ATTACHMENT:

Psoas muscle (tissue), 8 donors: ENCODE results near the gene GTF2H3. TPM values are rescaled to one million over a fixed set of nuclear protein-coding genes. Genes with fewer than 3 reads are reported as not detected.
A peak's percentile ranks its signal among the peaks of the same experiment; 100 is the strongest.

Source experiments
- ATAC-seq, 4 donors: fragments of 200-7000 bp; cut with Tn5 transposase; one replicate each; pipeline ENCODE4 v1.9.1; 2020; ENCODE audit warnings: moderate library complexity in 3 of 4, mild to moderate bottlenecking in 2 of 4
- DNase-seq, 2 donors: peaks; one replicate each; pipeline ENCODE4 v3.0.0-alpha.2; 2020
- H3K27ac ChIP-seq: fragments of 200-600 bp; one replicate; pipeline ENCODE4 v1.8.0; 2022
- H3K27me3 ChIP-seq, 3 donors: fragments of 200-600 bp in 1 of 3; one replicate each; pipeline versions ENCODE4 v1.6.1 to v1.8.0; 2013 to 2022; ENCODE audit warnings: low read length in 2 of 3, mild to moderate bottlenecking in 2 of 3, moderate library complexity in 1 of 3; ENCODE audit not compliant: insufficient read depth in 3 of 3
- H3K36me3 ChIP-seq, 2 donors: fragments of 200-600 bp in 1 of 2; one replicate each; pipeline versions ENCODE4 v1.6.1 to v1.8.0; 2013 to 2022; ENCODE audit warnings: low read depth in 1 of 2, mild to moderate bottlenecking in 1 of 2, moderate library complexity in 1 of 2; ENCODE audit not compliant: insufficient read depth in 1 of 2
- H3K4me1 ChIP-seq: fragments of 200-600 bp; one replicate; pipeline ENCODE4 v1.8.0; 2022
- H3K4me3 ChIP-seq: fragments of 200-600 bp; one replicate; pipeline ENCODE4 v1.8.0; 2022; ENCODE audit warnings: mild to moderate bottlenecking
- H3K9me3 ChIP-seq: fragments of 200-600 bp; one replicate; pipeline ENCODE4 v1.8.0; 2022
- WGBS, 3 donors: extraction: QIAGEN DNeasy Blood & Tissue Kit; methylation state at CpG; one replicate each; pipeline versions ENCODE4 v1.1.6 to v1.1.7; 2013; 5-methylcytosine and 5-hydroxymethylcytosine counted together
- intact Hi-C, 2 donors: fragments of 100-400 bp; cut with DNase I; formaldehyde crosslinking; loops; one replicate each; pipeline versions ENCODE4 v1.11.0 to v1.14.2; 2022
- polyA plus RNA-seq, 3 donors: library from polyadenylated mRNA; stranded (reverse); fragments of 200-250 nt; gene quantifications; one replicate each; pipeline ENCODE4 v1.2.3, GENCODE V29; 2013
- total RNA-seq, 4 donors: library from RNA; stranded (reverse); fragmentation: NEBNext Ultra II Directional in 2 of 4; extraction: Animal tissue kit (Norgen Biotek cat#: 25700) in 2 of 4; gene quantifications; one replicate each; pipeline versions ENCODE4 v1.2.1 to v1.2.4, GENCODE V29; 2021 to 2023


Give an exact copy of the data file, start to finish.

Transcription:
Psoas muscle (tissue), 8 donors: ENCODE results near the gene GTF2H3. TPM values are rescaled to one million over a fixed set of nuclear protein-coding genes. Genes with fewer than 3 reads are reported as not detected.
A peak's percentile ranks its signal among the peaks of the same experiment; 100 is the strongest.

Source experiments
- ATAC-seq, 4 donors: fragments of 200-7000 bp; cut with Tn5 transposase; one replicate each; pipeline ENCODE4 v1.9.1; 2020; ENCODE audit warnings: moderate library complexity in 3 of 4, mild to moderate bottlenecking in 2 of 4
- DNase-seq, 2 donors: peaks; one replicate each; pipeline ENCODE4 v3.0.0-alpha.2; 2020
- H3K27ac ChIP-seq: fragments of 200-600 bp; one replicate; pipeline ENCODE4 v1.8.0; 2022
- H3K27me3 ChIP-seq, 3 donors: fragments of 200-600 bp in 1 of 3; one replicate each; pipeline versions ENCODE4 v1.6.1 to v1.8.0; 2013 to 2022; ENCODE audit warnings: low read length in 2 of 3, mild to moderate bottlenecking in 2 of 3, moderate library complexity in 1 of 3; ENCODE audit not compliant: insufficient read depth in 3 of 3
- H3K36me3 ChIP-seq, 2 donors: fragments of 200-600 bp in 1 of 2; one replicate each; pipeline versions ENCODE4 v1.6.1 to v1.8.0; 2013 to 2022; ENCODE audit warnings: low read depth in 1 of 2, mild to moderate bottlenecking in 1 of 2, moderate library complexity in 1 of 2; ENCODE audit not compliant: insufficient read depth in 1 of 2
- H3K4me1 ChIP-seq: fragments of 200-600 bp; one replicate; pipeline ENCODE4 v1.8.0; 2022
- H3K4me3 ChIP-seq: fragments of 200-600 bp; one replicate; pipeline ENCODE4 v1.8.0; 2022; ENCODE audit warnings: mild to moderate bottlenecking
- H3K9me3 ChIP-seq: fragments of 200-600 bp; one replicate; pipeline ENCODE4 v1.8.0; 2022
- WGBS, 3 donors: extraction: QIAGEN DNeasy Blood & Tissue Kit; methylation state at CpG; one replicate each; pipeline versions ENCODE4 v1.1.6 to v1.1.7; 2013; 5-methylcytosine and 5-hydroxymethylcytosine counted together
- intact Hi-C, 2 donors: fragments of 100-400 bp; cut with DNase I; formaldehyde crosslinking; loops; one replicate each; pipeline versions ENCODE4 v1.11.0 to v1.14.2; 2022
- polyA plus RNA-seq, 3 donors: library from polyadenylated mRNA; stranded (reverse); fragments of 200-250 nt; gene quantifications; one replicate each; pipeline ENCODE4 v1.2.3, GENCODE V29; 2013
- total RNA-seq, 4 donors: library from RNA; stranded (reverse); fragmentation: NEBNext Ultra II Directional in 2 of 4; extraction: Animal tissue kit (Norgen Biotek cat#: 25700) in 2 of 4; gene quantifications; one replicate each; pipeline versions ENCODE4 v1.2.1 to v1.2.4, GENCODE V29; 2021 to 2023